Alastair Beaton's new adaptation of Brecht's witty and savage satire on the rise of Hitler which retells the dictator's ascent to power as the story of a small-time gangster's takeover of Chicago's greengrocery trade.
Bertolt Brecht (1898-1956) was a major dramatist of the twentieth century, and the founder of one of the most influential theatre companies, the Berliner Ensemble. He created of some of the landmark plays of the twentieth century: The Threepenny Opera, Life of Galileo, Mother Courage and her Children and The Caucasian Chalk Circle. George Tabori (1914-2007) was a Hungarian writer. His works for the stage included Mein Kampf, an adaptation of Hitler's book, reimagined as comedy; and Cannibals, a major hit in the late '60s and the first play to be set entirely in Auschwitz. He also worked as Bertolt Brecht's assistant and translator. Alistair Beaton's plays and translations include Feelgood, Caledonia, King of Hearts and Follow My Leader, Max Frisch's The Arsonists, and Brecht's Caucasian Chalk Circle. For television, he has written the award-winning A Very Social Secretary (2005) and the Channel 4 film The Trial of Tony Blair (2007).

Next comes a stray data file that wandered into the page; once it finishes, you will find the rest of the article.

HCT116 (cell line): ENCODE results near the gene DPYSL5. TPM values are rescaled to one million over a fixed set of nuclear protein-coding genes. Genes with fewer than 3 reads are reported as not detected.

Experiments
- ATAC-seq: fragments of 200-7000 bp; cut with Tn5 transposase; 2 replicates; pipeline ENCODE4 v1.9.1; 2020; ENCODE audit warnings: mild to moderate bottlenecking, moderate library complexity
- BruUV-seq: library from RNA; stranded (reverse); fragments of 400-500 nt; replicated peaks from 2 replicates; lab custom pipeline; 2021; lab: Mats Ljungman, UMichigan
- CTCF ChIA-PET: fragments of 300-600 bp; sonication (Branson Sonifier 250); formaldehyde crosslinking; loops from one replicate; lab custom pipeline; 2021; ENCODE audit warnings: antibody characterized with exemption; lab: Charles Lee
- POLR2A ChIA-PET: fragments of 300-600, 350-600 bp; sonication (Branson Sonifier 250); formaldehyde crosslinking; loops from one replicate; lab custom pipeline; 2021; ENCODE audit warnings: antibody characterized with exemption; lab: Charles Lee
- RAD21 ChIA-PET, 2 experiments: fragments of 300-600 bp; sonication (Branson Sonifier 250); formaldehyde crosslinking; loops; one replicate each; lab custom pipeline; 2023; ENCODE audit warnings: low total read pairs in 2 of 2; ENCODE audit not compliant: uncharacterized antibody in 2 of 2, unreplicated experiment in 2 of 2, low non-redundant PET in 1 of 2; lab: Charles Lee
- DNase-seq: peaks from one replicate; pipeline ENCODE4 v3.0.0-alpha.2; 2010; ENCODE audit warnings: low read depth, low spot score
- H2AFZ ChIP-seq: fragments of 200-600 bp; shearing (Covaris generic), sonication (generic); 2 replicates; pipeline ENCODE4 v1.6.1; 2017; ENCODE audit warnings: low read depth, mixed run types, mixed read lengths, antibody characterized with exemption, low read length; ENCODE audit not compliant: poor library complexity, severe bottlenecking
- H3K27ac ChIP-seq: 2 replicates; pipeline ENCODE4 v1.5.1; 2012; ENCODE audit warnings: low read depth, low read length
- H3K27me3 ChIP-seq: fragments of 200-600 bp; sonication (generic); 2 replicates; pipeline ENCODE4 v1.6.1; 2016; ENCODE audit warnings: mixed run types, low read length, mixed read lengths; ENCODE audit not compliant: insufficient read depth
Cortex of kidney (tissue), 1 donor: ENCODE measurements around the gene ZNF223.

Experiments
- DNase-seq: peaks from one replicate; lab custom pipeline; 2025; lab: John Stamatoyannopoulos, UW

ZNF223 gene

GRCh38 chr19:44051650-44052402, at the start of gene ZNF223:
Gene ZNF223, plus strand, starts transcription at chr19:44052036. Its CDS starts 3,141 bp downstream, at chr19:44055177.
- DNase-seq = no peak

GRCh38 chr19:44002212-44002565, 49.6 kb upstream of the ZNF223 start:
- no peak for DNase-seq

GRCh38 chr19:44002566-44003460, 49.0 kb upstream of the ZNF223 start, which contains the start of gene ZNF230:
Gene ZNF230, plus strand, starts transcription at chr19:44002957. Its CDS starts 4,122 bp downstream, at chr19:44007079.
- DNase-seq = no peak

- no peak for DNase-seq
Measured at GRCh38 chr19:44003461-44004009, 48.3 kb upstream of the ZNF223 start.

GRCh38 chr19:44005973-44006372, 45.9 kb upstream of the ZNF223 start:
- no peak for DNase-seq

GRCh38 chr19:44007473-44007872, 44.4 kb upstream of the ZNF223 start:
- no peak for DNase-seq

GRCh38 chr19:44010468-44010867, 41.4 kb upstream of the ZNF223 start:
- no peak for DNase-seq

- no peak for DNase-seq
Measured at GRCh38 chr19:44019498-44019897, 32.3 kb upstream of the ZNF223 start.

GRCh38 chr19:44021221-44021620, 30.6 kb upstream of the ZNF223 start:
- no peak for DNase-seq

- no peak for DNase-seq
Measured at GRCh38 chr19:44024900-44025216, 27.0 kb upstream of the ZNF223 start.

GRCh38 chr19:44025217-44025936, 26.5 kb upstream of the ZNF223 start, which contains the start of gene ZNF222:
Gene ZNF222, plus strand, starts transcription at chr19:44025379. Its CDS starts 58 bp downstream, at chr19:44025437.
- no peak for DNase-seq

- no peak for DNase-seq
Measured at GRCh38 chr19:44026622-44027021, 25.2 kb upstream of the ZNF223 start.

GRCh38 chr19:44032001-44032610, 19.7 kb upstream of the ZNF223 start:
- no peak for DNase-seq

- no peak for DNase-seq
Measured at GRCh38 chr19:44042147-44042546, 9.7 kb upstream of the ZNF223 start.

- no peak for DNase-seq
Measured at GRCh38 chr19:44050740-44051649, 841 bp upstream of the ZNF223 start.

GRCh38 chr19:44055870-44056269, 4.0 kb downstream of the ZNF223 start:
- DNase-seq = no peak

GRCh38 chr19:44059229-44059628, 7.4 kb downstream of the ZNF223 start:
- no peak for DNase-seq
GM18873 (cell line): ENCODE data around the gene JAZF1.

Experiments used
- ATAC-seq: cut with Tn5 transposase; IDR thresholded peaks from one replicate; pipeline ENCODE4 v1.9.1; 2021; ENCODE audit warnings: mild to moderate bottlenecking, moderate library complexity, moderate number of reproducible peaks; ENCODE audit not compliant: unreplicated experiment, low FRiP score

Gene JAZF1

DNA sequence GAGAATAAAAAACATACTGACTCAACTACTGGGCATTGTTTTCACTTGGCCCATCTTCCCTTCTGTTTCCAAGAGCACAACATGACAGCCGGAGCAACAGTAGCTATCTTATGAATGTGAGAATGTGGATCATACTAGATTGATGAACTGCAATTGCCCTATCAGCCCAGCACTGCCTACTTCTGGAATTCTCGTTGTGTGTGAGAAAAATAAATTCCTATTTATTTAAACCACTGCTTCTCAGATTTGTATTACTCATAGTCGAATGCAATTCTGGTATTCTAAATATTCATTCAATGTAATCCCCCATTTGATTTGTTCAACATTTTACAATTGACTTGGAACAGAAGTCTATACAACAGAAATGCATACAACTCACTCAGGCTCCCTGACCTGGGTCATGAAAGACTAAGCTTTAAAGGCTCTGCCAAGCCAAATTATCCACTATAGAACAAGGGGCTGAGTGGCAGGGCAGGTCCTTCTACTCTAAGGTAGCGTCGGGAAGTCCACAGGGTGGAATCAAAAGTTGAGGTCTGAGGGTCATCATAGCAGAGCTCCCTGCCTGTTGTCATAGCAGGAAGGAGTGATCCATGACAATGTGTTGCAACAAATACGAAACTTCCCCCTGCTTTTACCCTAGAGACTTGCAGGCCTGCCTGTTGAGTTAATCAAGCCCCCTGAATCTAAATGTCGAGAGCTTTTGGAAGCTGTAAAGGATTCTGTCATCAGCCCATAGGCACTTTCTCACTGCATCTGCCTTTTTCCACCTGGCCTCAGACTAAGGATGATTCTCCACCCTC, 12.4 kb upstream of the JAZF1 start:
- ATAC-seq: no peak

The 1964 translation by George Tabori, souped up by Alistair Beaton, fizzes with verbal pep and clever couplets . . . there's never a dull minute . . . We are wooed by relentless spectacle and our enjoyment is integral to the play's chilling kick. * Daily Telegraph * Alistair Beaton's revised version of the text is pleasingly sparky ... The West End is a better place for such challenging, intelligent fare. * Standard * Alistair Beaton's shrewd tweaking of George Tabori's translation . . . * Guardian * Hitler's rise to power is parodied in Brecht's allegorical satire with the Fuhrer as scary as a tea cosy ... The American gangster movie meets Richard III * Gaurdian * ... comedian Alistair Beaton's revision of the translation by George Tabori keeps the sprightly blank verse of the original, with multiple Shakespearean and other literary echoes. * Sunday Times *